In 1999, Webdunia was the first Hindi portal in the world, and by the end of 2000 the portal was available in four languages – Hindi, Malayalam, Telugu and Tamil. The portal has now been revamped and since June 4, it is additionally available in Marathi, Gujarati, Bengali, Kannada and Punjabi.
Speaking about the achievements of the portal, Jaideep Karnik, Head-Content and Localisation, Webdunia, said, “During the seven years, from 2000 to 2007, we were working on localising our content. With the use of Unicode we have been able to offer nine languages, and thus have a better penetration among the masses.”
Karnik, who has been associated with Webdunia since its inception, explains how the biggest challenge was about language. “We realised that people in smaller towns and villages had access to Internet, but were not able to use it satisfactorily and to its optimum because it was in English. Only a small percentage of people can read, write and are comfortable with English. A vast majority of Indians prefer their own mother tongues.” Interestingly, Microsoft had already encoded 30 languages by the time they started work for Hindi language in 2000.
Karnik is of the view that although Webdunia has taken a quantum leap in making the Internet user-friendly for those who are comfortable in languages other than English, there is still a lot to be done in the Internet domain in India for language users.
Webdunia’s channels like those on Bollywood, lifestyle, religion, science, IT, career, astrology, literature, etc, have made a significant presence among its users. Live cricket commentary, tickers and Webdunia poll are some of the other highlights of the portal.
The news content on each of the language sites is made to be specific to the area in which that particular language is prominent. Thereby, localisation takes place for every region, according to the language. Karnik further said that NRIs, who had become loyalists, now did the work of stringers in contributing any relevant news to the portal.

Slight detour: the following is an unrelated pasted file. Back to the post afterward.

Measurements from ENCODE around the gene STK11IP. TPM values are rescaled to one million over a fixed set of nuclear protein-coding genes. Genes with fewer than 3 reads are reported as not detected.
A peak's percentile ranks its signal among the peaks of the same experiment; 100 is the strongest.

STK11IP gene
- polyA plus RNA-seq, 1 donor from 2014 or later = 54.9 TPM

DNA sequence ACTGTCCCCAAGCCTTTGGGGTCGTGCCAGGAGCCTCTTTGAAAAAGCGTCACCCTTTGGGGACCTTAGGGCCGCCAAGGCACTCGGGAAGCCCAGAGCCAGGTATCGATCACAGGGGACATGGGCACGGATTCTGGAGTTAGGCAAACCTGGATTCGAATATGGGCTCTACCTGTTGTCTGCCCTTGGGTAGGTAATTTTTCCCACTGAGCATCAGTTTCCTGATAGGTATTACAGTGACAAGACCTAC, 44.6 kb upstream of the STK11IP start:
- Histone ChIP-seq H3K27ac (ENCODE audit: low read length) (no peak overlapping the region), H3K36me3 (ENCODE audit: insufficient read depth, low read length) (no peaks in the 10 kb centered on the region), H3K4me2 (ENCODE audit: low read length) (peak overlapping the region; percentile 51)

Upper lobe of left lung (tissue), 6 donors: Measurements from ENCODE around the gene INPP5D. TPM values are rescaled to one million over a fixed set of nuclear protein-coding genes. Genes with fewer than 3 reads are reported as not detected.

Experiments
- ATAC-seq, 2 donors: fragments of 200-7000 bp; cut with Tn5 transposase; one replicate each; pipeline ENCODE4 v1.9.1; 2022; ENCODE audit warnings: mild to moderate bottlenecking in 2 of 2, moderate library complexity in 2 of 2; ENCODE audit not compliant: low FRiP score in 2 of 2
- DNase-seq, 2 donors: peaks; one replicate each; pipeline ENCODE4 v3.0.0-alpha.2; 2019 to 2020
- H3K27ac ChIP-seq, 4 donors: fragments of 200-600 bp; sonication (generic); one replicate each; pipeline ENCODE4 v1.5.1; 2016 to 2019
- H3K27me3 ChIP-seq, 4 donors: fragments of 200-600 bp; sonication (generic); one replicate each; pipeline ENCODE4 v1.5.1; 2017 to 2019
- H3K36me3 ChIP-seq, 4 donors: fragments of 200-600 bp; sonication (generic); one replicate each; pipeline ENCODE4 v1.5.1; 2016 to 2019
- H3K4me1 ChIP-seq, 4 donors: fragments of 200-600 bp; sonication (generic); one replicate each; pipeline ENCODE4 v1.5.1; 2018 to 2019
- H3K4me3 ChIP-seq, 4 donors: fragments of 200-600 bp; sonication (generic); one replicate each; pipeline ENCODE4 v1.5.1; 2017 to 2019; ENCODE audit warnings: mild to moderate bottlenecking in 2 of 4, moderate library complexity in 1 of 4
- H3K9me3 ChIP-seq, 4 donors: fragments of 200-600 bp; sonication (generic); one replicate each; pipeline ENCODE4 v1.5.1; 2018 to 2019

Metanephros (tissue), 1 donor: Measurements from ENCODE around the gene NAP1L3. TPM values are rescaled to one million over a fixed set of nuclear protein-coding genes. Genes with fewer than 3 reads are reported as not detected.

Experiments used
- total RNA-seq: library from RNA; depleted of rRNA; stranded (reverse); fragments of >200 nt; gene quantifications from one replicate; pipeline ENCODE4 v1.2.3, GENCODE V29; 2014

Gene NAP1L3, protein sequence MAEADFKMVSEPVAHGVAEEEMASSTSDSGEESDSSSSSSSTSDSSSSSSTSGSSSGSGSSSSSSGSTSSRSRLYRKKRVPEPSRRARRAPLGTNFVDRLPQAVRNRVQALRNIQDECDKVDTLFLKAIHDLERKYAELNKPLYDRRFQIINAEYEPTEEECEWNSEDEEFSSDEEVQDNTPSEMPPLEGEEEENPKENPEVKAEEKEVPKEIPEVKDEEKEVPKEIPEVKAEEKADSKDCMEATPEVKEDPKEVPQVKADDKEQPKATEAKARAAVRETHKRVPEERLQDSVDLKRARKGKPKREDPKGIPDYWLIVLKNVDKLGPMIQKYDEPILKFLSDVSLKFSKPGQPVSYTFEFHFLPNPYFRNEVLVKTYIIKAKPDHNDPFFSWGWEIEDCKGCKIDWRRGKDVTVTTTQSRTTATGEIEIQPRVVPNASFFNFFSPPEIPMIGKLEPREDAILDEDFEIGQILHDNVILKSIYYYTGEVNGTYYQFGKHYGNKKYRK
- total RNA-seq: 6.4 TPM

When asked about the idea of convergence in media, Karnik replied, “We have also integrated mobile and the Internet. We have a shortcode of 3434, whereby various kinds of information can be availed on mobile phones. But the problems surface when the handsets are not language compliant. Only the Nokia N-series is able to facilitate varied language usage, and only some service providers are able to provide the content. But then again, our core target audience is in the tier II and III towns of India. So there is a definite disconnect in the economies that govern such new technological developments.”
“The other areas that we are hoping to make key developments in are blogs and e-cards, as well as improving the features, in terms of technology. Blogs are available in very few languages and we want more people to have access to them and contribute to them. Similarly, we have seen that the NRI community loves to receive cards in their own languages. The essence of being in touch with the roots is what we want to tap, and e-cards in varied languages is what we want to develop, which would have regional and cultural flavours,” Karnik elaborated.
“When we had just four languages, we received 65 million page views per month. When we revamped the site to incorporate additional five languages on June 4, we got a tremendous response. We have received feedback from our users that although they are not savvy with English, they are hooked onto the Internet because of us. This indeed is a great compliment and reinforcement that our efforts are being appreciated,” said Karnik.
He further said that the vision of Webdunia for the next five to 10 years was to improve the technical features and content. “We hope to expand to other Indian languages and offer all those features that other English portals provide as also make our content more localised.”